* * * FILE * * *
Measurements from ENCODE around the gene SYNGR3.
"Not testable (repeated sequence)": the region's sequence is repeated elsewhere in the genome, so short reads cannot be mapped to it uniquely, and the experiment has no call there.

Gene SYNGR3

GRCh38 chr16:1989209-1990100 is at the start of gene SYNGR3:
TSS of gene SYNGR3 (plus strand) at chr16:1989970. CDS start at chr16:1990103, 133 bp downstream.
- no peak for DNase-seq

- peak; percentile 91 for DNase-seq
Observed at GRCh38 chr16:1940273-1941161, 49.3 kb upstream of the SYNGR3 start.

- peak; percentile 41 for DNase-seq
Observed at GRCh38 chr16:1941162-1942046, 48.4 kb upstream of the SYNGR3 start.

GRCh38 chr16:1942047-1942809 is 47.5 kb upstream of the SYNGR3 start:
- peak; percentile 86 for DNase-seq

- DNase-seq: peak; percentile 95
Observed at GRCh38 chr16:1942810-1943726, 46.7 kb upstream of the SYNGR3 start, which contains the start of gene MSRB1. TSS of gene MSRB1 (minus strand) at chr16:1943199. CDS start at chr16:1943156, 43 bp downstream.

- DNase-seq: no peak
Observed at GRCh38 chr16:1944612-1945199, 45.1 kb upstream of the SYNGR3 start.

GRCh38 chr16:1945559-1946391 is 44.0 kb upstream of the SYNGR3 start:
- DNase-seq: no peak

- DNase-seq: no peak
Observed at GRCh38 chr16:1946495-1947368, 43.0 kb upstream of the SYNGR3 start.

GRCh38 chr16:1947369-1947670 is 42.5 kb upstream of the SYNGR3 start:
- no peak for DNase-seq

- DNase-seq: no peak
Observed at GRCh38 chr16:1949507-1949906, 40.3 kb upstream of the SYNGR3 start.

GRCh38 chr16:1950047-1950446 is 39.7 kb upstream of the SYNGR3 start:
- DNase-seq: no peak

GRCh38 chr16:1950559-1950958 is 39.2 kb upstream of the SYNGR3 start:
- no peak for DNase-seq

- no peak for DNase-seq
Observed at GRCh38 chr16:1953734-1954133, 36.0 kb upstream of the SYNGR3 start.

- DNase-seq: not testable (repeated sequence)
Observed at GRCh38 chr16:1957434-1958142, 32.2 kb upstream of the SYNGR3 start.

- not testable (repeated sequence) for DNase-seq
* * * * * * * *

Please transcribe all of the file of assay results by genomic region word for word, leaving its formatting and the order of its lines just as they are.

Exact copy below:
Measurements from ENCODE around the gene SYNGR3.
"Not testable (repeated sequence)": the region's sequence is repeated elsewhere in the genome, so short reads cannot be mapped to it uniquely, and the experiment has no call there.

Gene SYNGR3

GRCh38 chr16:1989209-1990100 is at the start of gene SYNGR3:
TSS of gene SYNGR3 (plus strand) at chr16:1989970. CDS start at chr16:1990103, 133 bp downstream.
- no peak for DNase-seq

- peak; percentile 91 for DNase-seq
Observed at GRCh38 chr16:1940273-1941161, 49.3 kb upstream of the SYNGR3 start.

- peak; percentile 41 for DNase-seq
Observed at GRCh38 chr16:1941162-1942046, 48.4 kb upstream of the SYNGR3 start.

GRCh38 chr16:1942047-1942809 is 47.5 kb upstream of the SYNGR3 start:
- peak; percentile 86 for DNase-seq

- DNase-seq: peak; percentile 95
Observed at GRCh38 chr16:1942810-1943726, 46.7 kb upstream of the SYNGR3 start, which contains the start of gene MSRB1. TSS of gene MSRB1 (minus strand) at chr16:1943199. CDS start at chr16:1943156, 43 bp downstream.

- DNase-seq: no peak
Observed at GRCh38 chr16:1944612-1945199, 45.1 kb upstream of the SYNGR3 start.

GRCh38 chr16:1945559-1946391 is 44.0 kb upstream of the SYNGR3 start:
- DNase-seq: no peak

- DNase-seq: no peak
Observed at GRCh38 chr16:1946495-1947368, 43.0 kb upstream of the SYNGR3 start.

GRCh38 chr16:1947369-1947670 is 42.5 kb upstream of the SYNGR3 start:
- no peak for DNase-seq

- DNase-seq: no peak
Observed at GRCh38 chr16:1949507-1949906, 40.3 kb upstream of the SYNGR3 start.

GRCh38 chr16:1950047-1950446 is 39.7 kb upstream of the SYNGR3 start:
- DNase-seq: no peak

GRCh38 chr16:1950559-1950958 is 39.2 kb upstream of the SYNGR3 start:
- no peak for DNase-seq

- no peak for DNase-seq
Observed at GRCh38 chr16:1953734-1954133, 36.0 kb upstream of the SYNGR3 start.

- DNase-seq: not testable (repeated sequence)
Observed at GRCh38 chr16:1957434-1958142, 32.2 kb upstream of the SYNGR3 start.

- not testable (repeated sequence) for DNase-seq